Definition of hence adverb from the Oxford Advanced Learner's Dictionary

    

hence

 adverb
adverb
BrE BrE//hens//
 
; NAmE NAmE//hens//
 
(formal)
 
jump to other results
  • for this reason We suspect they are trying to hide something, hence the need for an independent inquiry. Language BankthereforeWays of saying ‘For this reason…’ Today’s children eat more junk food and get less exercise than previous generations of children. It is not surprising, therefore, that rates of childhood obesity are on the increase. Children who grow up on a diet of junk food find it difficult to change this habit later in life. It is essential, therefore, that parents encourage healthy eating from an early age. Children who grow up on a diet of junk food find it difficult to change this habit later in life. For this reason,/This is why it is essential that children eat healthily from an early age. Eating habits formed in childhood tend to continue into adult life. Thus, the best way to prevent heart disease among adults is to encourage healthy eating from an early age. Eating habits formed in childhood tend to continue into adult life, hence the importance of encouraging healthy eating from an early age.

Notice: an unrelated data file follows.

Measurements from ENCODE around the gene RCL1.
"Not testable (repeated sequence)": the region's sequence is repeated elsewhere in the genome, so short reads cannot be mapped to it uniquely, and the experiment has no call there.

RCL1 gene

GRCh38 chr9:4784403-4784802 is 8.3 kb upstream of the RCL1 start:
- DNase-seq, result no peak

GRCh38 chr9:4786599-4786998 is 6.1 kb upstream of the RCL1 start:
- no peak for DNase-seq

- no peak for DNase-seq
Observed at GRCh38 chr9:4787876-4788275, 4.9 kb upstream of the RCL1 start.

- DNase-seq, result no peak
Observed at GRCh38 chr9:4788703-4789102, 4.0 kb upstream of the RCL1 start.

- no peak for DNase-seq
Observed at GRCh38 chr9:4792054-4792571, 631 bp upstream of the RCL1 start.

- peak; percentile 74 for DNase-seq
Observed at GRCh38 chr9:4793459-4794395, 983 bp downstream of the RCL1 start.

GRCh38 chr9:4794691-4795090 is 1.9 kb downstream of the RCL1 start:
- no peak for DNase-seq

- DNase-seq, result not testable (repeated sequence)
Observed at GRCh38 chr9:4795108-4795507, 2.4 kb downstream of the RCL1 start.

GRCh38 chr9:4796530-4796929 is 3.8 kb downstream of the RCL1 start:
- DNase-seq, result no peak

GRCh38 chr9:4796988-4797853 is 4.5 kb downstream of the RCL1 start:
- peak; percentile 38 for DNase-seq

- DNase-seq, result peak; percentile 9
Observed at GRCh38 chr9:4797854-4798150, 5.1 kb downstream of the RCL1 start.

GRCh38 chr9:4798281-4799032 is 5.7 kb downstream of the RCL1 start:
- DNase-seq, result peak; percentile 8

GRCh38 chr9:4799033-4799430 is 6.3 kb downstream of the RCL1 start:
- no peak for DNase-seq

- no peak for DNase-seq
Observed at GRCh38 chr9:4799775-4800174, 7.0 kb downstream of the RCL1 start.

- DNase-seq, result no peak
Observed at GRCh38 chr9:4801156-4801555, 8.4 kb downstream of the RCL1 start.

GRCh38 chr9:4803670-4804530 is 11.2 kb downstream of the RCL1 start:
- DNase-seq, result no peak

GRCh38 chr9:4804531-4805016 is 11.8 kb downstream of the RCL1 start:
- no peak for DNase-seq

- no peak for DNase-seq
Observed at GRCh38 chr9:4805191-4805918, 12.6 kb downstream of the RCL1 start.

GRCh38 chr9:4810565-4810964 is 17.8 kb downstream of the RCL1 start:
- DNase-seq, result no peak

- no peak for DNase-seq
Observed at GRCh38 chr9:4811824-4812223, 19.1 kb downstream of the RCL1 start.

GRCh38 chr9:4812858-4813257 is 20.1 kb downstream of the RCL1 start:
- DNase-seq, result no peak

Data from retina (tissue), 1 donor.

• Word Origin Middle English hennes (originally meaning ‘from here’): from earlier henne (from Old English heonan, of Germanic origin, related to he) + -s (later respelled -ce to denote the unvoiced sound).Idioms
    … days, weeks, etc. hence
     
    jump to other results
    (formal) a number of days, etc. from now The true consequences will only be known several years hence.
    See the Oxford Advanced American Dictionary entry: hence